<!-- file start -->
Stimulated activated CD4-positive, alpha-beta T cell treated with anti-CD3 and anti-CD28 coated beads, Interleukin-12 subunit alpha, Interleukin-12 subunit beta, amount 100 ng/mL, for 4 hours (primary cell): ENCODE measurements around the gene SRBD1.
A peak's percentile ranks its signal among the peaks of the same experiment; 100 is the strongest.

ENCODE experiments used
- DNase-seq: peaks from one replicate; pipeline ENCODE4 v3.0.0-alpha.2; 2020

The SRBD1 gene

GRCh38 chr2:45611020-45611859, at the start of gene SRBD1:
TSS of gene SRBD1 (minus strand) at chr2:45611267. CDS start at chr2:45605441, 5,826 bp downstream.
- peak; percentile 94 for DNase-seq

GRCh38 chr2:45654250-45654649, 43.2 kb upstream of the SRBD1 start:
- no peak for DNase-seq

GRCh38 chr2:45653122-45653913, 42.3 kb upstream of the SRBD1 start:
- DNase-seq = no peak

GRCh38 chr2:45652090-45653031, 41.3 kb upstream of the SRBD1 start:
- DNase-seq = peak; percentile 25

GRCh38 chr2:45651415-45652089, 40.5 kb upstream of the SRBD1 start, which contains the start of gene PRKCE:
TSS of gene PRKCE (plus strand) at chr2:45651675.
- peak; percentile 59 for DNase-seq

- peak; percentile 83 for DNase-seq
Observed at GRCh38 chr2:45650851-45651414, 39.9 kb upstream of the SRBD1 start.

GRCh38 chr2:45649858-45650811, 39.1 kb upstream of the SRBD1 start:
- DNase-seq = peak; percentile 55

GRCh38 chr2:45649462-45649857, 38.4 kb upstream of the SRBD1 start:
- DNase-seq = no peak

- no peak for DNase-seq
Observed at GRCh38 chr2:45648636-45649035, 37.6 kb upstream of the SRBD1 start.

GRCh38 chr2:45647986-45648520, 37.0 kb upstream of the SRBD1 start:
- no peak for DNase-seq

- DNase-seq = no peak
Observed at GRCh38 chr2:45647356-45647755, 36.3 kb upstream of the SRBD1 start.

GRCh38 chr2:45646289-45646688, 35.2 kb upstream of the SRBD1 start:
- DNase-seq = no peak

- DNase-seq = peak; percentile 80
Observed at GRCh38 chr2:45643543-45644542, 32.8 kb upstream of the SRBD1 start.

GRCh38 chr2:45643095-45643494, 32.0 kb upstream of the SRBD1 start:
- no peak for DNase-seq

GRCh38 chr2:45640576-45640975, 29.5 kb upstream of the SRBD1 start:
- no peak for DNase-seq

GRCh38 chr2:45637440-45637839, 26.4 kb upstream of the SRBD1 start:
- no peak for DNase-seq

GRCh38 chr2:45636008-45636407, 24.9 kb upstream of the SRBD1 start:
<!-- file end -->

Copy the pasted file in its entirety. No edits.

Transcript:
Stimulated activated CD4-positive, alpha-beta T cell treated with anti-CD3 and anti-CD28 coated beads, Interleukin-12 subunit alpha, Interleukin-12 subunit beta, amount 100 ng/mL, for 4 hours (primary cell): ENCODE measurements around the gene SRBD1.
A peak's percentile ranks its signal among the peaks of the same experiment; 100 is the strongest.

ENCODE experiments used
- DNase-seq: peaks from one replicate; pipeline ENCODE4 v3.0.0-alpha.2; 2020

The SRBD1 gene

GRCh38 chr2:45611020-45611859, at the start of gene SRBD1:
TSS of gene SRBD1 (minus strand) at chr2:45611267. CDS start at chr2:45605441, 5,826 bp downstream.
- peak; percentile 94 for DNase-seq

GRCh38 chr2:45654250-45654649, 43.2 kb upstream of the SRBD1 start:
- no peak for DNase-seq

GRCh38 chr2:45653122-45653913, 42.3 kb upstream of the SRBD1 start:
- DNase-seq = no peak

GRCh38 chr2:45652090-45653031, 41.3 kb upstream of the SRBD1 start:
- DNase-seq = peak; percentile 25

GRCh38 chr2:45651415-45652089, 40.5 kb upstream of the SRBD1 start, which contains the start of gene PRKCE:
TSS of gene PRKCE (plus strand) at chr2:45651675.
- peak; percentile 59 for DNase-seq

- peak; percentile 83 for DNase-seq
Observed at GRCh38 chr2:45650851-45651414, 39.9 kb upstream of the SRBD1 start.

GRCh38 chr2:45649858-45650811, 39.1 kb upstream of the SRBD1 start:
- DNase-seq = peak; percentile 55

GRCh38 chr2:45649462-45649857, 38.4 kb upstream of the SRBD1 start:
- DNase-seq = no peak

- no peak for DNase-seq
Observed at GRCh38 chr2:45648636-45649035, 37.6 kb upstream of the SRBD1 start.

GRCh38 chr2:45647986-45648520, 37.0 kb upstream of the SRBD1 start:
- no peak for DNase-seq

- DNase-seq = no peak
Observed at GRCh38 chr2:45647356-45647755, 36.3 kb upstream of the SRBD1 start.

GRCh38 chr2:45646289-45646688, 35.2 kb upstream of the SRBD1 start:
- DNase-seq = no peak

- DNase-seq = peak; percentile 80
Observed at GRCh38 chr2:45643543-45644542, 32.8 kb upstream of the SRBD1 start.

GRCh38 chr2:45643095-45643494, 32.0 kb upstream of the SRBD1 start:
- no peak for DNase-seq

GRCh38 chr2:45640576-45640975, 29.5 kb upstream of the SRBD1 start:
- no peak for DNase-seq

GRCh38 chr2:45637440-45637839, 26.4 kb upstream of the SRBD1 start:
- no peak for DNase-seq

GRCh38 chr2:45636008-45636407, 24.9 kb upstream of the SRBD1 start: